Friday, February 29, 2008

And the Oscar went to . . .

There Will Be Blood, No Country for Old Men, No Country for Old Men, and No Country for Old Men.

And I agree. I think it was correct to reward Daniel Day-Lewis' tremendous performance, while also recognizing what the Coen Bros. did. I have a hard time imagining another actor in the role of Daniel Plainview. I think Joel and Ethan could have made their movie with countless other actors and still been great.

In other awards, I'm happy Glen Hansard and Marketa Irglova got Best Song (and that Jon Stewart gave her a chance to show her appreciation). Tilda Swinton earned her Best Supporting Actress (even sacrificing her svelte figure). Marion Cotillard definitely inhabited Edith Piaf to win her Best Actress, but I still didn't like watching La Vie En Rose. I'm happy I got to see Javier Bardem in an English speaking role. Now I see why everybody likes him so much.



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Friday, February 15, 2008

And the Oscar goes to . . .

So I watched the only nominee for best picture I hadn't seen yet, There Will Be Blood. As a recap(itulation?), Atonement, Juno, Michael Clayton, No Country For Old Men, and There Will Be Blood.

After Atonement, I came home and told my sister I was tired of the British. I was reluctant to watch this film, but Marcy said it was good. I don't regret watching it, but I won't need to watch it again. It reminds me of the English Patient.

I enjoyed Juno. It isn't the best picture of the year.

Michael Clayton is very good. It isn't the best picture.

This brings us to the dilemma. No Country For Old Men has three great acting performances, "breathtaking vistas," Cormac McCarthy story, and directorial pedigree. There Will Be Blood has one tremendous acting performance, dark cinematography, haunting score, Upton Sinclair inspired story, and directorial cache (oh, and it was dedicated to Robert Altman).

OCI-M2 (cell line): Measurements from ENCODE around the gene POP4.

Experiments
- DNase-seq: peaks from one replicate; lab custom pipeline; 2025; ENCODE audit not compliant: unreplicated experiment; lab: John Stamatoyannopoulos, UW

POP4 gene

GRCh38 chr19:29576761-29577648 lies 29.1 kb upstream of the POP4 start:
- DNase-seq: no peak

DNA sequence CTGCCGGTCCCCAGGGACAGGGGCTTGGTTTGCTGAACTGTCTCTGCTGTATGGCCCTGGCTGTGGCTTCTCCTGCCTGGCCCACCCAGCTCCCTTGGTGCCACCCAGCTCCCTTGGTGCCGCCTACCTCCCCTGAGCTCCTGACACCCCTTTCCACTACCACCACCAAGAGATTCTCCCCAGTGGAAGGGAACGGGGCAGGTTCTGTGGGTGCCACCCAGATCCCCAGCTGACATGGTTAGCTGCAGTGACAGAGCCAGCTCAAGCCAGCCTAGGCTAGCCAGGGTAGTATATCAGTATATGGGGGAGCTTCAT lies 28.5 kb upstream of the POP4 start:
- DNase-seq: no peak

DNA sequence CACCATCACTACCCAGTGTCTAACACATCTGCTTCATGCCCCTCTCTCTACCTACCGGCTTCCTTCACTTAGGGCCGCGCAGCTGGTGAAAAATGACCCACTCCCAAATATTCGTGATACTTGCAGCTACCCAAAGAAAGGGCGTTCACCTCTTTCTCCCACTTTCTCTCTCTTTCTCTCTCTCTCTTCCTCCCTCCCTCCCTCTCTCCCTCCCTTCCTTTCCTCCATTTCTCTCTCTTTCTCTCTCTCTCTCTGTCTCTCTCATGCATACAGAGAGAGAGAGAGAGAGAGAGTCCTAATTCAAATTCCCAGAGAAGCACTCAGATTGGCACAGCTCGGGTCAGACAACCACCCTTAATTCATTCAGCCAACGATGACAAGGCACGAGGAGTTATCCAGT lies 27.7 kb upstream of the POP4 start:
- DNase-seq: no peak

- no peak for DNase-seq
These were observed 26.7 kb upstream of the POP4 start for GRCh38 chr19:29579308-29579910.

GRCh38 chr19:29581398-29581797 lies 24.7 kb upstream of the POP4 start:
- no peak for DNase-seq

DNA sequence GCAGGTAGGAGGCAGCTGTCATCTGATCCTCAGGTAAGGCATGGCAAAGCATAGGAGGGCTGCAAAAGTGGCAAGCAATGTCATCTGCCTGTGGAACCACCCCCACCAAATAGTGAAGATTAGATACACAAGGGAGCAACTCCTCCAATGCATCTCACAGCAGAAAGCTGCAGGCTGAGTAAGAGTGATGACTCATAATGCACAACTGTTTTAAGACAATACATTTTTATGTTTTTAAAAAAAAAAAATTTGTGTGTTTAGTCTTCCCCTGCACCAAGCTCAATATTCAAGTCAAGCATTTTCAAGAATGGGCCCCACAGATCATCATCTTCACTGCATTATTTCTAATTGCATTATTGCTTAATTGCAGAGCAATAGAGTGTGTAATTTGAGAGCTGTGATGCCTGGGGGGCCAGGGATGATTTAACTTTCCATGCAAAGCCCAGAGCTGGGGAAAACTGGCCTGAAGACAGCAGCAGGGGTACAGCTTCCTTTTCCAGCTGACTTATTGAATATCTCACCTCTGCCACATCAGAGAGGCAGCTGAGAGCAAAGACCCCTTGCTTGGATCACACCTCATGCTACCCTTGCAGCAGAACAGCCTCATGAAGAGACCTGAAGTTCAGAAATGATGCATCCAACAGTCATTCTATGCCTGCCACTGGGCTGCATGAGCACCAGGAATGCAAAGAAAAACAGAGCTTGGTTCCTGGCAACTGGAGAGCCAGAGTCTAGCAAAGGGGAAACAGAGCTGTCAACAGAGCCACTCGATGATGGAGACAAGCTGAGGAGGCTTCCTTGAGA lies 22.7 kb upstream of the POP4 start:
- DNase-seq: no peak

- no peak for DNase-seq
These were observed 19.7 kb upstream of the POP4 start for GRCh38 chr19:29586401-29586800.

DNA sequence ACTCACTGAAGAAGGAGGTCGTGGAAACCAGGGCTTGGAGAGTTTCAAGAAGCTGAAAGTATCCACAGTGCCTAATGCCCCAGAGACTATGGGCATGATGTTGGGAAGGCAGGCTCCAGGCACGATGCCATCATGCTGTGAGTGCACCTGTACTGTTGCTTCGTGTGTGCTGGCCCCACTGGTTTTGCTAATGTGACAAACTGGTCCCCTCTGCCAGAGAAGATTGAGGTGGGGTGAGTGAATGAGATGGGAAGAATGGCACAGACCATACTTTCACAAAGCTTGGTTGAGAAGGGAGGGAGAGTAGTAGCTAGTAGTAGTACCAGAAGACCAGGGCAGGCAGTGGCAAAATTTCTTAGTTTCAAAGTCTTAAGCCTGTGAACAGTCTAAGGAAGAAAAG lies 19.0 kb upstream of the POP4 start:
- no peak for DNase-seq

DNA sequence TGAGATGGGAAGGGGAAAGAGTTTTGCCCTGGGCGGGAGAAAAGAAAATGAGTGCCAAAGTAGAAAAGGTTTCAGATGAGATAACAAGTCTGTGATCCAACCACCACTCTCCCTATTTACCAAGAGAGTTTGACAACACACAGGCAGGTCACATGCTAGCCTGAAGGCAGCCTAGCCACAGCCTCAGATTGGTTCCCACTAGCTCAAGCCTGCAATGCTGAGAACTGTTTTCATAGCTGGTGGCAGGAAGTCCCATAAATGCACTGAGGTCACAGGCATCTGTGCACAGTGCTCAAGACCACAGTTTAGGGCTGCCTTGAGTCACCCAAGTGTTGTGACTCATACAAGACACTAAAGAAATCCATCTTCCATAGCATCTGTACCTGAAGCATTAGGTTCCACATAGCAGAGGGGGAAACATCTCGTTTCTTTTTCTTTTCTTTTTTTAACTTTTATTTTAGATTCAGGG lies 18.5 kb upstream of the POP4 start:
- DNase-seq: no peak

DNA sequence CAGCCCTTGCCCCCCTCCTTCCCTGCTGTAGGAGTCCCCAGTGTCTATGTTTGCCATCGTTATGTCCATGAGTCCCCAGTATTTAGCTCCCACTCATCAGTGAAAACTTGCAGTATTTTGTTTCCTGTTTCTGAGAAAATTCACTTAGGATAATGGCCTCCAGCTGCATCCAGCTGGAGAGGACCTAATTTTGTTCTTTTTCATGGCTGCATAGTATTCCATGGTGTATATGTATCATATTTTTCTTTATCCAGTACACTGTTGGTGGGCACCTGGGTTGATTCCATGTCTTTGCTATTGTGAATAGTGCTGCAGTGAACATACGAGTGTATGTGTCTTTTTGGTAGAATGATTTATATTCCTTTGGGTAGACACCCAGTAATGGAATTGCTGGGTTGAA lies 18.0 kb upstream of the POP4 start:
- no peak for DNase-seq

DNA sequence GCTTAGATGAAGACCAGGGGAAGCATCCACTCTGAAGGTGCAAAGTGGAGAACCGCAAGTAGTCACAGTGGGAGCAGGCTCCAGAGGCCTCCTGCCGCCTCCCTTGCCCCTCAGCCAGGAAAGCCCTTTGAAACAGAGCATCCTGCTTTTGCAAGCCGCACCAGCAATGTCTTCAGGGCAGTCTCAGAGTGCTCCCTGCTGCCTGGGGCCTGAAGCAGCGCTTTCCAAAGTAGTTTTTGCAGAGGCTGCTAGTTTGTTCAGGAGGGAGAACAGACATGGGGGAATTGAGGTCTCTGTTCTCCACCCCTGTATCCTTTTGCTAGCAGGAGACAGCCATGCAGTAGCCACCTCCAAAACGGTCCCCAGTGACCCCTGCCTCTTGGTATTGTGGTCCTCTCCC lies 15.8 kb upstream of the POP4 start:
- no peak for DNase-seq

I was going to choose There Will Be Blood for best picture because Paul Thomas Anderson hasn't won an Oscar yet, though he's been nominated a couple times, while the Coen Brothers, Joel and Ethan (Fred isn't as famous), have won for their original screenplay for Fargo. But that is a poor reason. Don't punish a great film because people associated with it have been great before.

I think and think and I can't choose. But I don't have to. I'll update with my opinion after it is awarded.



At February 16, 2008 12:14 PM, Blogger Wishydig said...

I've only seen Juno and There Will Be Blood.

So far my vote would go to the latter.

But I have faith that the Brothers Cohen have done well. I do hope to see their movie soon.

I'm curious about Michael Clayton. Just curious.

And I don't care to see atonement. But if Buffy wants to...

At February 27, 2008 8:54 AM, Blogger Curly Sue said...

I'm ashamed to say that I haven't seen any of the best picture nominees. The only recent movie I've seen is "I'm Not There" which was fantastic, and for which Cate Blanchett should have won the Oscar.


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Sunday, February 10, 2008


COGniscent: aware that you are a cog in the Machine.

So Nebraska Democrats caucused yesterday. I was one of 41 and then 44 after our spokesperson convinced three undecideds to join our group of Obama supporters. Our 44 of 67 gave him two of the three delegates our provides to the County delegation. Looking at the statewide results on, we seem to mirror the rest of the state.